Michael Bloomberg's campaign headquarters in Utah was vandalized Friday night, just a day after his Tennessee office was defaced and Bloomberg's team pointed the finger at the rhetoric from White House rival Bernie Sanders in that incident.
Windows were shattered at the Salt Lake City campaign office and multiple rocks were found inside, Communications Director Catherine Sant Mar told Fox 13 (KSTU-TV) in Salt Lake City.
“We are disheartened by the vandalism at our Salt Lake City headquarters," the Bloomberg campaign said in a statement. "We know that emotions can run high in politics but we also know that even when we disagree, Utahns find common ground in civil discourse."
Utah heads to the polls March 3 -- Super Tuesday -- to cast votes for the Democratic primary. Bloomberg has skipped the traditional early states and has staked his presidential hopes on picking up delegates in the Super Tuesday contests.
"We strongly condemn this act of vandalism but we are laser-focused on Super Tuesday and will continue to share Mike’s message about unifying our country with Utah voters," the Bloomberg statement said, declining to point fingers.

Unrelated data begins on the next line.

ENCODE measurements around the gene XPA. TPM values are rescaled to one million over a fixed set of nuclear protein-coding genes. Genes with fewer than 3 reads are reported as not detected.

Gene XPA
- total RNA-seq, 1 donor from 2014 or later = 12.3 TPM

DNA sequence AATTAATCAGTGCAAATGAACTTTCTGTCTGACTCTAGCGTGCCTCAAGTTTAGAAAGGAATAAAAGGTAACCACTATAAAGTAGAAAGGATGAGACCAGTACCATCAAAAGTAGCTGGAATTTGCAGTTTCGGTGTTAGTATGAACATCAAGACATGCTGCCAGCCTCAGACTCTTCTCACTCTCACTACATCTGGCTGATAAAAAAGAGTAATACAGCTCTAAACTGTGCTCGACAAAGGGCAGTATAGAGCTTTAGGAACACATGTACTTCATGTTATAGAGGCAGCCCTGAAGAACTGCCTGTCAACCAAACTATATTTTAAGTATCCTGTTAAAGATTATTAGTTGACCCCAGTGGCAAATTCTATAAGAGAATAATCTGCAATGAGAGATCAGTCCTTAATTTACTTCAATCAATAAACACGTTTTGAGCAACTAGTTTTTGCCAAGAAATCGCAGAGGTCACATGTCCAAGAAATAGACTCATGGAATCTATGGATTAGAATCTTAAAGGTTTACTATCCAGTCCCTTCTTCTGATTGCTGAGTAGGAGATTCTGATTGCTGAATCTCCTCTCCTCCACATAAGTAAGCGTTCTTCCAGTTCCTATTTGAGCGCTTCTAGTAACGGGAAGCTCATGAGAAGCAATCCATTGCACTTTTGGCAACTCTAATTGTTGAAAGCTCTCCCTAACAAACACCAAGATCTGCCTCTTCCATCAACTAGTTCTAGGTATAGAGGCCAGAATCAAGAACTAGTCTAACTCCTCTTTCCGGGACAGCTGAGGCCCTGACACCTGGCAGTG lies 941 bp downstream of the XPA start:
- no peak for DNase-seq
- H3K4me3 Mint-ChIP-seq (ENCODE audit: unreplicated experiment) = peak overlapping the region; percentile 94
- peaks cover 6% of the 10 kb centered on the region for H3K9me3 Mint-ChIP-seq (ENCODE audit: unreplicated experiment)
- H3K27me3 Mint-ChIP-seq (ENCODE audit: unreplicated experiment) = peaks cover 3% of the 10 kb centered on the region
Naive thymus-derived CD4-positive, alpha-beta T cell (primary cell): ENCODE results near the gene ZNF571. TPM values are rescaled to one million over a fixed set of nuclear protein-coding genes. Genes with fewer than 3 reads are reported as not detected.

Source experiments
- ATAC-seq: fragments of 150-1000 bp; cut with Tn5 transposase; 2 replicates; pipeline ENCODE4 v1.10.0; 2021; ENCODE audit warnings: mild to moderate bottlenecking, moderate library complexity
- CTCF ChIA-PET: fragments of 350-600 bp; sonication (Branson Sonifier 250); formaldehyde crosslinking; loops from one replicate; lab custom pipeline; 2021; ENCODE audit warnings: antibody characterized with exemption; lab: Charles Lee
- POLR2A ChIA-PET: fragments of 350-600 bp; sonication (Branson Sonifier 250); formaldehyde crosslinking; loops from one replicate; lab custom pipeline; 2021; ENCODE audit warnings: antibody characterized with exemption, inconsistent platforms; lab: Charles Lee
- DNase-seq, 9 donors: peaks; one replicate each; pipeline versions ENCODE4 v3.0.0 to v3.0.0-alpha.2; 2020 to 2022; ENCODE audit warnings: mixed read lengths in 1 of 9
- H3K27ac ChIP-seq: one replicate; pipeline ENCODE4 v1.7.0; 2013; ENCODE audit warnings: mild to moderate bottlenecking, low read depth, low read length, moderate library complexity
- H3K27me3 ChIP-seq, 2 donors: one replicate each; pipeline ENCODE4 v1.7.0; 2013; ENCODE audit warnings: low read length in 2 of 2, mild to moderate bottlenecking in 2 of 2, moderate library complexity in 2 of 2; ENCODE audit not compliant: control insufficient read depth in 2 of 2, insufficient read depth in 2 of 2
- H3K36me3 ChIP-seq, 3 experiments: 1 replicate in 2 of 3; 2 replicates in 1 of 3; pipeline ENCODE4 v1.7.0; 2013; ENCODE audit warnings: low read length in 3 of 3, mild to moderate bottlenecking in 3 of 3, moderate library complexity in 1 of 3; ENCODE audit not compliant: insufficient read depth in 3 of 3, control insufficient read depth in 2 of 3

The Salt Lake City destruction comes a day after Bloomberg's Knoxville, Tenn. office was vandalized and his campaign then raised the possibility of it being connected to Sanders' supporters. Bloomberg's team provided a photo that shows the spray-painted words “F—k Bloomberg” and “oligarch” on the outside of the Tennessee building.
"This latest incident at our Knoxville campaign office is exactly what we've been warning about,” Bloomberg campaign manager Kevin Sheekey said in a statement Friday. “We don't know who is responsible for this vandalism, but we do know it echoes language from the Sanders campaign and its supporters.”
Sheekey called on Sanders to “immediately condemn these attacks and for his campaign to end the Trump-like rhetoric that is clearly encouraging his supporters to engage in behavior that has no place in our politics."
The Sanders campaign declined to comment on Friday.
Bloomberg’s campaign argued the graffiti in Knoxville is the latest in a pattern of vandalism it has seen across the country. It referenced recent incidents in Toledo, Ohio; Youngstown, Ohio; and Ann Arbor, Mich.
"Over the past week, we've seen similar attacks against Mike Bloomberg 2020 offices in multiple states,” Sheekey said. “Fortunately, no one has been injured. But this needs to end before someone gets hurt.”
Fox News' Alex Pappas contributed to this report.